A huge third of the Disney Bundle, recent comments suggest Disney may be ready to say goodbye to Hulu.
When Disney entered the streaming game, people knew things would change forever. Suddenly stacks of physical movies on shelves were obsolete; there were dozens of Disney movies all online! But what about non-Disney content? Well, the Disney bundle would have those audiences covered as well, ESPN+ for the sports fans and Hulu for just about everything else.
On its own, Disney+ couldn’t compete with streaming giant Netflix. Even to this day, when comparing just those two, Disney+ still falls short in subscriptions and viewership in many areas. With the added boost of Hulu and ESPN, however, the entire Disney Bundle pushed the number of subscribers just beyond Netflix. This was a considerable achievement, considering how long Netflix has been in the game, compared to the Disney Bundle, which has only been available for around one year.
The rumors made sense, therefore, that former Disney CEO Bob Chapek made plans to purchase the remaining shares of Hulu/ Hulu Live TV to own the service outright. That, along with the purchase of 21st Century Fox, a major provider of tv shows and content for Hulu, made for a compelling case. Why wouldn’t Disney want to own Hulu outright? They would maintain their streaming numbers and have more content, and with people paying more for ad-free Disney plus, they wouldn’t want to charge the average Disney subscriber more for less, would they?…would they?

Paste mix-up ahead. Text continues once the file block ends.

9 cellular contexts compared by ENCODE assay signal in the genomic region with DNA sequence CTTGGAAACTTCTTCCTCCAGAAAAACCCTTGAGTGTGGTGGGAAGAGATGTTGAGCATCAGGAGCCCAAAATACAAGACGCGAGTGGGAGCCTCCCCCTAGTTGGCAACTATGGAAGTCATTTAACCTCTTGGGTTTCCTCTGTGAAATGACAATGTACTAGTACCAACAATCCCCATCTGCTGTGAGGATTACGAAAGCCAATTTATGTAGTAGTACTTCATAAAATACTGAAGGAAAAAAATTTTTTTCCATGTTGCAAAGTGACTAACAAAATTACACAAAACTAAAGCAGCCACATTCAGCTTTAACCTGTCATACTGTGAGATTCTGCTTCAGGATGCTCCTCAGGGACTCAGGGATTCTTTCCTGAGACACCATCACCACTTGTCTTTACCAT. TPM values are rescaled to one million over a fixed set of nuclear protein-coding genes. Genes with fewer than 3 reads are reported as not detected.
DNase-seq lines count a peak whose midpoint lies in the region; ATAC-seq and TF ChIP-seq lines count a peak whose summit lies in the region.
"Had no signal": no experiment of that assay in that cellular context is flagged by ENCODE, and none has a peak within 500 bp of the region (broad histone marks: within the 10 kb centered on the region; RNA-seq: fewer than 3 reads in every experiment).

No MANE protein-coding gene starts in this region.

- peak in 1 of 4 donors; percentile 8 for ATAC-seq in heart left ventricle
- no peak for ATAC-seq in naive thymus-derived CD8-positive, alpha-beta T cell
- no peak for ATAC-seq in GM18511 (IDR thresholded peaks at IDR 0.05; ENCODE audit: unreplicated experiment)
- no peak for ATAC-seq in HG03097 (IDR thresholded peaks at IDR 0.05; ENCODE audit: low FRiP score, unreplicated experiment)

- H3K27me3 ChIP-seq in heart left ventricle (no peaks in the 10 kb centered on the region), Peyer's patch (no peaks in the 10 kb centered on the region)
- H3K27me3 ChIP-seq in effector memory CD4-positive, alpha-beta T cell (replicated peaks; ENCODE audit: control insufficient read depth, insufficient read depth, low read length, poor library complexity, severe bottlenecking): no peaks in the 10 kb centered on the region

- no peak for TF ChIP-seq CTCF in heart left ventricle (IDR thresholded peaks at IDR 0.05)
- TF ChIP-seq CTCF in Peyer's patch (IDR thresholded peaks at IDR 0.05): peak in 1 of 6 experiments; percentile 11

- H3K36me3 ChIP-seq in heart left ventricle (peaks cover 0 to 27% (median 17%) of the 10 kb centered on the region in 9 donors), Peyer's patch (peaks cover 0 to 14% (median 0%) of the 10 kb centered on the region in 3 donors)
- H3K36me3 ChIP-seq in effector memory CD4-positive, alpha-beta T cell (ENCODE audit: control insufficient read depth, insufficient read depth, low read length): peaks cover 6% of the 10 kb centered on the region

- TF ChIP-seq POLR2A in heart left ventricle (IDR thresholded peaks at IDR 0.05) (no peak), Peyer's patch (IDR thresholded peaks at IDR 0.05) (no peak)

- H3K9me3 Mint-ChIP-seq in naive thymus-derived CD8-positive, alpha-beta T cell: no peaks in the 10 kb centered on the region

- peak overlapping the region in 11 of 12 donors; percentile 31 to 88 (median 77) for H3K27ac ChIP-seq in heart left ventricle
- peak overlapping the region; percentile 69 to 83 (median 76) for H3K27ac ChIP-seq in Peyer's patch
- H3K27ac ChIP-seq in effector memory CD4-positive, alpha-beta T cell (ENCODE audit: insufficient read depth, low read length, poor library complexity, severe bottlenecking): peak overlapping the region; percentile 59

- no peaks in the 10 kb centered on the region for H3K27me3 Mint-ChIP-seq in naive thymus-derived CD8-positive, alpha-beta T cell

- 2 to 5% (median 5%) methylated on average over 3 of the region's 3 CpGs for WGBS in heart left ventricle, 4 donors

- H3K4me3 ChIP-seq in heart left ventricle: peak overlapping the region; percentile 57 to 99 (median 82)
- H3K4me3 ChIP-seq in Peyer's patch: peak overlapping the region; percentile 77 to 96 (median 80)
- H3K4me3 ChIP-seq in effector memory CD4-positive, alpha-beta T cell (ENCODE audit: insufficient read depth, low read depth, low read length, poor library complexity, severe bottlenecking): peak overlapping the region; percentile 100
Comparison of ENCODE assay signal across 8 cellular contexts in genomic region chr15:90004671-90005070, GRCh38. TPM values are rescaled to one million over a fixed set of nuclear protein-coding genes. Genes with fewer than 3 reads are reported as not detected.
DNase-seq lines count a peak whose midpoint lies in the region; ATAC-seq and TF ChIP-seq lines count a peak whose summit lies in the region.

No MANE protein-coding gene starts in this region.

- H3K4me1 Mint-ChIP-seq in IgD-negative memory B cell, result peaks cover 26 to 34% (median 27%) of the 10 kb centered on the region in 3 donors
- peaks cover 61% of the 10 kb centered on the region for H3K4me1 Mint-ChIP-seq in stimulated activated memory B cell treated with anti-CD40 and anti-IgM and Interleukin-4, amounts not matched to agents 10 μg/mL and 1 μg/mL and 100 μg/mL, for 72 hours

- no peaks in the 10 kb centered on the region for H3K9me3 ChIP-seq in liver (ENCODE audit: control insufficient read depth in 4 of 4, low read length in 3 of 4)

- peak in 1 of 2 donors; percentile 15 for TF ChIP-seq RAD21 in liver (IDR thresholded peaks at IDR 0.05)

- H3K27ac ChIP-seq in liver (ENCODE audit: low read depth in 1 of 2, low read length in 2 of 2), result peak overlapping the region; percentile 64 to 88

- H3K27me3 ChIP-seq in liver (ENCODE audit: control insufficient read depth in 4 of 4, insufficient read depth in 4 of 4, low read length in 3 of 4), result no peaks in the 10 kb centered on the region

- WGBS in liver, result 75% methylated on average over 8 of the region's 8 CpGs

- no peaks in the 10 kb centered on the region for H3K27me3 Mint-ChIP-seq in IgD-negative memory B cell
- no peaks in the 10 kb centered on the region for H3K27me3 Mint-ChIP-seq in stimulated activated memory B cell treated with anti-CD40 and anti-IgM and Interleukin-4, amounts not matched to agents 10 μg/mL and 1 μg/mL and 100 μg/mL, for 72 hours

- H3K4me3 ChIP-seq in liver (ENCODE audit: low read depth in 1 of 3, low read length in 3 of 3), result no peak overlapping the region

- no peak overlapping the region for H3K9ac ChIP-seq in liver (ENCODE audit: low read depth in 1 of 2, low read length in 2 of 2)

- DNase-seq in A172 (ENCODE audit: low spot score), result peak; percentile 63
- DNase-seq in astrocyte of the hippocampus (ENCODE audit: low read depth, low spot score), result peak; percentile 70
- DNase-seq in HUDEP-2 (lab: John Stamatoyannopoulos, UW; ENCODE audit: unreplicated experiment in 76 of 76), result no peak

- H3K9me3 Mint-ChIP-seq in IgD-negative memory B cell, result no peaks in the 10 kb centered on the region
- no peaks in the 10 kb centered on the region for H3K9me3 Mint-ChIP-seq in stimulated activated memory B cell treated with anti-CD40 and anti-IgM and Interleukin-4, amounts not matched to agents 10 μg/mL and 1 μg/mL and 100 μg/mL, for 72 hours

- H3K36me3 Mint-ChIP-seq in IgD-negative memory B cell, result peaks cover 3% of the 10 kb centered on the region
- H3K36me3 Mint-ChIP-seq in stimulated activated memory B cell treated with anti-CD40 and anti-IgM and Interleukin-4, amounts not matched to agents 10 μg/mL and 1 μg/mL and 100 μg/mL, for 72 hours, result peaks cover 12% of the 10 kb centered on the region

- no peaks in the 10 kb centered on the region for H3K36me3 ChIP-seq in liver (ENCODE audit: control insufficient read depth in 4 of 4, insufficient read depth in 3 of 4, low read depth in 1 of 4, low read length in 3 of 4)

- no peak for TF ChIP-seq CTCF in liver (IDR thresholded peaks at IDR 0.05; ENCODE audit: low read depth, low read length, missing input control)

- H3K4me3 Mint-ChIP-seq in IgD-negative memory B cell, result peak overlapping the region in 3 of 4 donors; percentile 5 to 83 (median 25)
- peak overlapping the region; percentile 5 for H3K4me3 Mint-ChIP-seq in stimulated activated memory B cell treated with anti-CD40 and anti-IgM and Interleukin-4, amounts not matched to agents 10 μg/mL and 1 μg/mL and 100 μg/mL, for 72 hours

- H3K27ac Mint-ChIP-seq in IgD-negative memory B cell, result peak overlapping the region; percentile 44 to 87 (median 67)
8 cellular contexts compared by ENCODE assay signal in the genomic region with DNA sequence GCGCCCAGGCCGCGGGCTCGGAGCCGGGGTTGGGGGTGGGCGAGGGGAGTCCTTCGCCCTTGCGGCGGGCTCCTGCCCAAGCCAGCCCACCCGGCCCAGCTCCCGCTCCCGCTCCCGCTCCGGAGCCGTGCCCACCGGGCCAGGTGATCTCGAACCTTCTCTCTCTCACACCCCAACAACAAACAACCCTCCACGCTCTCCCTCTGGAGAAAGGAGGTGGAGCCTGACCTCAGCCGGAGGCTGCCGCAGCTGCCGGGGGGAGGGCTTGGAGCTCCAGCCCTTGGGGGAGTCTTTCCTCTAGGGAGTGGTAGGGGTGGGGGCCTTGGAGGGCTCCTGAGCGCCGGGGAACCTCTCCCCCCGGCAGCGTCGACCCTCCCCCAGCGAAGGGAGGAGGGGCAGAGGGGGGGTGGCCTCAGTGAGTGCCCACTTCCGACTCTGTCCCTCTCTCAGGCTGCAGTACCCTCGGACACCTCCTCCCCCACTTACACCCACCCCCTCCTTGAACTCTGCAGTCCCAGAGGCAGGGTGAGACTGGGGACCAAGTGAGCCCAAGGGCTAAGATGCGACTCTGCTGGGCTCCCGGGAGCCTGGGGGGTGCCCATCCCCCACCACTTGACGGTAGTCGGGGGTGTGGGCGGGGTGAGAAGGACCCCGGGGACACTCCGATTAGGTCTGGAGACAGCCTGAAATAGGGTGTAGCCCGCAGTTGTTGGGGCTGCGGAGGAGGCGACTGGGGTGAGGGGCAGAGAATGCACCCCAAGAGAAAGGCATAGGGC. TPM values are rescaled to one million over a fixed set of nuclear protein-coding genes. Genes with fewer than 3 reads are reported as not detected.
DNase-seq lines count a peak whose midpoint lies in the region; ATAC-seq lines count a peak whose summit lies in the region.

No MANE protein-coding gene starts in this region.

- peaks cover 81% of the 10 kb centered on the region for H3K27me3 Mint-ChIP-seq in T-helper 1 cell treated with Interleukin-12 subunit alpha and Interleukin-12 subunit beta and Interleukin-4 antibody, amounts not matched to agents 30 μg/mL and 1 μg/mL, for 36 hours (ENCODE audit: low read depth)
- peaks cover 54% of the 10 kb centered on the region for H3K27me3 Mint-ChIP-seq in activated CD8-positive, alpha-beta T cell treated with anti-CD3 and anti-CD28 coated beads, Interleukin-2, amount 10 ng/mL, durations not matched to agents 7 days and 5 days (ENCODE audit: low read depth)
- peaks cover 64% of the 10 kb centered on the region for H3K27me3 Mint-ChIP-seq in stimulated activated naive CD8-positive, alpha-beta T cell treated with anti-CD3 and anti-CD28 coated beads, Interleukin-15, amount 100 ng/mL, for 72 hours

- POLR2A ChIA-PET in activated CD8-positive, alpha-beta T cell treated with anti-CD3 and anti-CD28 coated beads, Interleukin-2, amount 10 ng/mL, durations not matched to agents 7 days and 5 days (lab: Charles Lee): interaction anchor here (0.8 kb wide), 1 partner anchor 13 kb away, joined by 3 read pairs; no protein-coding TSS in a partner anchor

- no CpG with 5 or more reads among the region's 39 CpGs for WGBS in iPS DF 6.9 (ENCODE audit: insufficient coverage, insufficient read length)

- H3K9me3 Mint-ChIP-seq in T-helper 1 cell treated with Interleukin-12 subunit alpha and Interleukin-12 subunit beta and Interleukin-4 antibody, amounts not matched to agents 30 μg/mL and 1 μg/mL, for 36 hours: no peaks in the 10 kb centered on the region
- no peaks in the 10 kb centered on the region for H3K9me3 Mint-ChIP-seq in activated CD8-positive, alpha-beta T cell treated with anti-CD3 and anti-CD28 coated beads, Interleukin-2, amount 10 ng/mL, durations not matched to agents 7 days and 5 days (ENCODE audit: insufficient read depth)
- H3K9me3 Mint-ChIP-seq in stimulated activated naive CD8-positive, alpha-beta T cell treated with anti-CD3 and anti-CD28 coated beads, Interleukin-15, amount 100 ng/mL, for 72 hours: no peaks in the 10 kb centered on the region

In another interview today, CEO of the Walt Disney Company Bob Iger was asked about those very rumors that Disney was planning to purchase the remainder of Hulu. Journalist Scott Gustin shared Iger’s response, in which he said, “I’m saying that’s not necessarily the case.” Gustin also retweeted another comment from Iger, in which the CEO said he was open to selling Hulu outright, “Everything is on the table.”
This comes as a complete 180 from the Chapek-era Disney rumors, in which, as mentioned above, the company was rumored to be purchasing the rest of Hulu, not selling its current stake in the streaming service. There is something to consider, however. Early on in his return, Bob Iger did mention that he wasn’t planning on any significant acquisitions, as was his trademark during his earlier tenure. Perhaps not buying Hulu is just something Iger plans to leave to his successor?
Regardless of what happens, should Disney lose Hulu as part of their streaming service, it would put them drastically behind Netflix as a competitor for streaming, something which Netflix could definitely take advantage of in the wake of their password-sharing debacle this month. The streaming wars still rage on, and with this news about Disney and Hulu, it seems they won’t be coming to an end anytime soon.
What do you think about Disney potentially getting rid of Hulu? Let us know in the comments below!